Paperback | $28.00 Short | £19.95 | ISBN: 9780262526562 | 344 pp. | 6 x 9 in | December 2014
Contemporary environmental political theory considers the implications of the environmental crisis for such political concepts as rights, citizenship, justice, democracy, the state, race, class, and gender. As the field has matured, scholars have begun to explore connections between Green Theory and such canonical political thinkers as Plato, Machiavelli, Locke, and Marx. The essays in this volume put important figures from the political theory canon in dialogue with current environmental political theory. It is the first comprehensive volume to bring the insights of Green Theory to bear in reinterpreting these canonical theorists.
Individual essays cover such classical figures in Western thought as Aristotle, Hume, Rousseau, Mill, and Burke, but they also depart from the traditional canon to consider Mary Wollstonecraft, W. E. B. Du Bois, Hannah Arendt, and Confucius. Engaging and accessible, the essays also offer original and innovative interpretations that often challenge standard readings of these thinkers. In examining and explicating how these great thinkers of the past viewed the natural world and our relationship with nature, the essays also illuminate our current environmental predicament.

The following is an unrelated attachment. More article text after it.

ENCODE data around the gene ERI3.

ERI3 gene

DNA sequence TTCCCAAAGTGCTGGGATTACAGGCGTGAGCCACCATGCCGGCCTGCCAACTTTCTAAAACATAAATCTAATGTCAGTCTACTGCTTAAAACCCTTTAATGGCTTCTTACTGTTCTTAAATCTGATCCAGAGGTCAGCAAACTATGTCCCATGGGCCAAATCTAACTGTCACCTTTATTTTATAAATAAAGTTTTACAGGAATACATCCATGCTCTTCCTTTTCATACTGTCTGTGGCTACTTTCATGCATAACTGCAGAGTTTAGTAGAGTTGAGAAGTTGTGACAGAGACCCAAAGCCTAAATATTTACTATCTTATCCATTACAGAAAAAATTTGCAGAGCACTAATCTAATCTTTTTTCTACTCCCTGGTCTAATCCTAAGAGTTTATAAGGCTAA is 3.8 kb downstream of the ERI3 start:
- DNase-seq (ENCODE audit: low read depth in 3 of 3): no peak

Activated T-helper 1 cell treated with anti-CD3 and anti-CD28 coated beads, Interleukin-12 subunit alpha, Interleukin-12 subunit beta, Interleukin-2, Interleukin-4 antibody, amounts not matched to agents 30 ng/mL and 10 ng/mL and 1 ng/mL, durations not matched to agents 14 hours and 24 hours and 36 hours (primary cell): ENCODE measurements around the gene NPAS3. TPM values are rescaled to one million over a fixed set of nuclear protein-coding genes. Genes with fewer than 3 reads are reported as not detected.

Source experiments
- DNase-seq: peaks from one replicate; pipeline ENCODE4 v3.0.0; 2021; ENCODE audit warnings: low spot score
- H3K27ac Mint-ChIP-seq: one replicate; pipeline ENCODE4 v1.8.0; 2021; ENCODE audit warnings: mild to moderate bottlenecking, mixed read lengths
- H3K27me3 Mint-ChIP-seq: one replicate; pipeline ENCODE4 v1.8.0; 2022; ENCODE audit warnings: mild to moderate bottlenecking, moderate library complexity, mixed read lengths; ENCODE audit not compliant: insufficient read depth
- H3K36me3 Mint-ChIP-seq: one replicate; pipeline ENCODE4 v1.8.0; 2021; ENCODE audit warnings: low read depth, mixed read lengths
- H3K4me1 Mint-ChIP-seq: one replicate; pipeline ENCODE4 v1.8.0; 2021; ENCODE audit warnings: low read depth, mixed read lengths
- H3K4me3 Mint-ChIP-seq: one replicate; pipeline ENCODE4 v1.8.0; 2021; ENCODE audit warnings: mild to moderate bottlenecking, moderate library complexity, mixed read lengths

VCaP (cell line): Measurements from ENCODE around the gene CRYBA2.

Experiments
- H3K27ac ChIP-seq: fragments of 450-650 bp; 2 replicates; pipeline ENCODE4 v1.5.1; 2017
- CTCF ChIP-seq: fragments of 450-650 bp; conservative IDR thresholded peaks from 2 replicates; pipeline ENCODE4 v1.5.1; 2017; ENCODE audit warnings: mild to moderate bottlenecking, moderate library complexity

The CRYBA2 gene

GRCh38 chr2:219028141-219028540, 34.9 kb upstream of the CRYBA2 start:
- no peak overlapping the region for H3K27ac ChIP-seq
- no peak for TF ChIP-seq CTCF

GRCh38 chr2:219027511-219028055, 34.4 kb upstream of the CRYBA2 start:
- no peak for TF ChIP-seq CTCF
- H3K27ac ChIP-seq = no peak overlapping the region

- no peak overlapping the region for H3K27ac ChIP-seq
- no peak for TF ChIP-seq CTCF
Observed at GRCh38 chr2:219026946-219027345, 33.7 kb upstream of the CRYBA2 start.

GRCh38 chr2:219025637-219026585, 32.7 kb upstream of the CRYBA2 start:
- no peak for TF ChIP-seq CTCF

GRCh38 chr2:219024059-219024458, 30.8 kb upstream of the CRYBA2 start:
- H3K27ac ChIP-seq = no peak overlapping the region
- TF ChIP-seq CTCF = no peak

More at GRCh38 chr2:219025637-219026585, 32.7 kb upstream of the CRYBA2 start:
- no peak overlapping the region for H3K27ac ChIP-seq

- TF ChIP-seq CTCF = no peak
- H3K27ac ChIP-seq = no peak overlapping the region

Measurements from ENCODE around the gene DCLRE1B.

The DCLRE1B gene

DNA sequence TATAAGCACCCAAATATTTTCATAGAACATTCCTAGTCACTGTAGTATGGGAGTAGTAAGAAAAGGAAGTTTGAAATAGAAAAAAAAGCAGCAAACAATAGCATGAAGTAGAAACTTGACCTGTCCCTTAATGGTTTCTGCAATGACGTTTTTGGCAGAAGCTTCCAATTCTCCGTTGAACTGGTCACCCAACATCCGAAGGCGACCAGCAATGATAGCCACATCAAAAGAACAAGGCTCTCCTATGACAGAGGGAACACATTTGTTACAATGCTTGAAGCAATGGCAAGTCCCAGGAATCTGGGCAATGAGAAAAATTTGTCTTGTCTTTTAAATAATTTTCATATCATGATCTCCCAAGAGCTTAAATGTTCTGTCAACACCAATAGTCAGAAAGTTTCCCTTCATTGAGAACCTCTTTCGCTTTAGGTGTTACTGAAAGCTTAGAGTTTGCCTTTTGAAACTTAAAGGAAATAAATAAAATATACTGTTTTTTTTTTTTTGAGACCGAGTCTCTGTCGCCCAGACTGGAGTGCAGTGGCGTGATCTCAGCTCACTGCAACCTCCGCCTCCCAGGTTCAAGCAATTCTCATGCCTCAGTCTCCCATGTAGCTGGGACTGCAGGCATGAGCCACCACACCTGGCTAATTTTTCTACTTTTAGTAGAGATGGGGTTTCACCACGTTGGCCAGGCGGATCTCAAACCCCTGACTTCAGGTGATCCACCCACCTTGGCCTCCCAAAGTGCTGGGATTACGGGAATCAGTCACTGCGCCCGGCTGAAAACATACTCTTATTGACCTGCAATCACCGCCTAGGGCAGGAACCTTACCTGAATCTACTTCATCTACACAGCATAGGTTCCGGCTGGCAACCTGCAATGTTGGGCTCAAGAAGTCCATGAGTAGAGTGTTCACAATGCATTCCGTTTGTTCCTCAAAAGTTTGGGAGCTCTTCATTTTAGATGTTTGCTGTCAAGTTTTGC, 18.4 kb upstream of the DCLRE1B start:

Plato • Aristotle • Niccolò Machiavelli • Thomas Hobbes • John Locke • David Hume • Jean-Jacques Rousseau • Edmund Burke • Mary Wollstonecraft • John Stuart Mill • Karl Marx • W. E. B. Du Bois • Martin Heidegger • Hannah Arendt • Confucius
Sheryl D. Breen, W. Scott Cameron, Peter F. Cannavò, Joel Jay Kassiola, Joseph H. Lane Jr. Timothy W. Luke, John M. Meyer, Özgüç Orhan, Barbara K. Seeber, Francisco Seijo, Kimberly K. Smith, Piers H. G. Stephens, Zev Trachtenberg, Andrew Valls, Harlan Wilson
About the Editors
Peter Cannavò is Associate Professor of Government and Director of the Environmental Studies Program at Hamilton College and the author of The Working Landscape (MIT Press).
Joseph H. Lane Jr. is Hawthorne Professor and Chair of Political Science at Emory and Henry College, Virginia, and coauthor of The Deconstitutionalization of America.